Antique Nippon Hot Chocolate Pot and Matching Cups - Set of 4 - Handpainted circa 1911-1920
History is of the greatest interest when it has something of ourselves in it. Aimee Neff Alden
In 1890 when the Tariff Act was introduced, all dishware imported from Japan had to be identified as such. Instead of marking these pieces with the word Japan on the backstamp - Japanese makers and manufacturers chose the word Nippon, which means Land of the Rising Sun. Familiar throughout Japan's long and rich history, Nippon stemmed from the word Nihan, a common moniker used to describe the country during the 6th and 7th dynasties.
Many people today mostly associate the name Nippon with the famous dish brand Noritake, which was started by the Morimura Brothers in 1899. This is because the Morimura brothers purchased blank china from a number of different Japanese makers while they were fine-tuning their business in the decade before it officially launched as Noritake. In those early years of learning and growth, the Brothers exported their dishes like every other maker in their country - by carefully following the protocol of the Tariff Act and marking their wares Nippon. This universal format of china markings for export was standard procedure for all Japanese potteries between the years 1891-1921. What sets the Morimura Brothers apart during this vague phase of dish identification when everyone was including the word Nippon on their backstamps, was the additional information the Morimura Brothers included in their marks on their wares.
Adding additional decorative touches via backstamps, helped overseas buyers and collectors differentiate between a singular piece marked Nippon, which could have been made by anyone in Japan versus specific potteries who were developing individual brands and identities. The Morimura Brothers had several backstamps that they worked between, but during the years 1911-1921, they included a laurel wreath and an "M" in their backstamp along with the words Hand-Painted and Nippon (because of the tariff!) which is how we come to know that this exquisite chocolate pot was made by them sometime between the years of 1899 - 1921.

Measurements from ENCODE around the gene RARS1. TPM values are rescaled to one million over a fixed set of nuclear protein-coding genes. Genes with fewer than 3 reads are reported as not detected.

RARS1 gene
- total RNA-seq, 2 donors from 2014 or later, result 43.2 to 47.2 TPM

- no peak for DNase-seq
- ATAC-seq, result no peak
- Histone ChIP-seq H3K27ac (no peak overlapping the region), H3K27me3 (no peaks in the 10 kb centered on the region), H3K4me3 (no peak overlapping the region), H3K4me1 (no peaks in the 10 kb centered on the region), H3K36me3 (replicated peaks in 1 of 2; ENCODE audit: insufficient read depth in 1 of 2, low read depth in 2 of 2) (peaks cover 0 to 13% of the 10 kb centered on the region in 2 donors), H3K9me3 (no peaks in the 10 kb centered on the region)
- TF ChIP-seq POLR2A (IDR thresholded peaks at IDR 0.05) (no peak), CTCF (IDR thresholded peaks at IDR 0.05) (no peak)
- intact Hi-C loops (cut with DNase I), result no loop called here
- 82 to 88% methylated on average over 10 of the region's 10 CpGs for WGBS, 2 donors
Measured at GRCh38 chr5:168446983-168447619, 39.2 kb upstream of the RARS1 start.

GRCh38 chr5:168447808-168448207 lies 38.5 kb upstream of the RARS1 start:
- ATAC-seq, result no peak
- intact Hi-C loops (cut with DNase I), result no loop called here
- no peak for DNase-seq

Even though these were the budding years that would eventually lead to a famous brand, the talented artistry and fine craftsmanship that became synonymous with Noritake dishware was evident from the start. Delicate, almost transparent porcelain, gold swags and hand-painted florals showcase the level of skill sought after by the Brothers. Classic, elegant and timeless in both beauty and purpose, this hot chocolate pot and its matching set of four cups and saucers has gracefully navigated 100 years of table service with style and aplomb.
While we can't trace its entire story throughout the past 100 years, we do know that once these pieces left Japan they migrated to America where they spent time in two U.S. states, Maryland and Florida. We like to imagine they held court at many gatherings.... admired, enjoyed and indulged in only the best way possible... just as all beautiful things should be.
- Matching set includes 4 cups, 4 saucers and one chocolate pot with removable lid
- Made of delicate porcelain
- Colors include: pink, green, light blue, gold and bright white
- Marked on the bottom of the cups and chocolate pot with the Morimura Brothers logo used between 1911-1921
In beautiful antique condition. There are no chips or cracks on any of the piece, except for one very light hairline crack on one of the cups and one very thin, very small flake-like chip on the rim of another cup. Both of these flaws are very minor and difficult to detect, even with a camera! Please see photos - the last two depict the flaws. Otherwise this set is in gorgeous condition.
The chocolate pot measures 9.25" inches in height (base to top of lid) x 7" inches width (spout to handle) x 5.5" inches (diameter at base)
Each cup measures 2.75" inches (height) x 2.75" inches (diameter)
Each saucer measures 5" inches (diameter)
Although originally intended for hot chocolate, this set also makes for lovely presentation in the service of tea, coffee, spiced cider and warm spirits like mulled wine and buttered rum.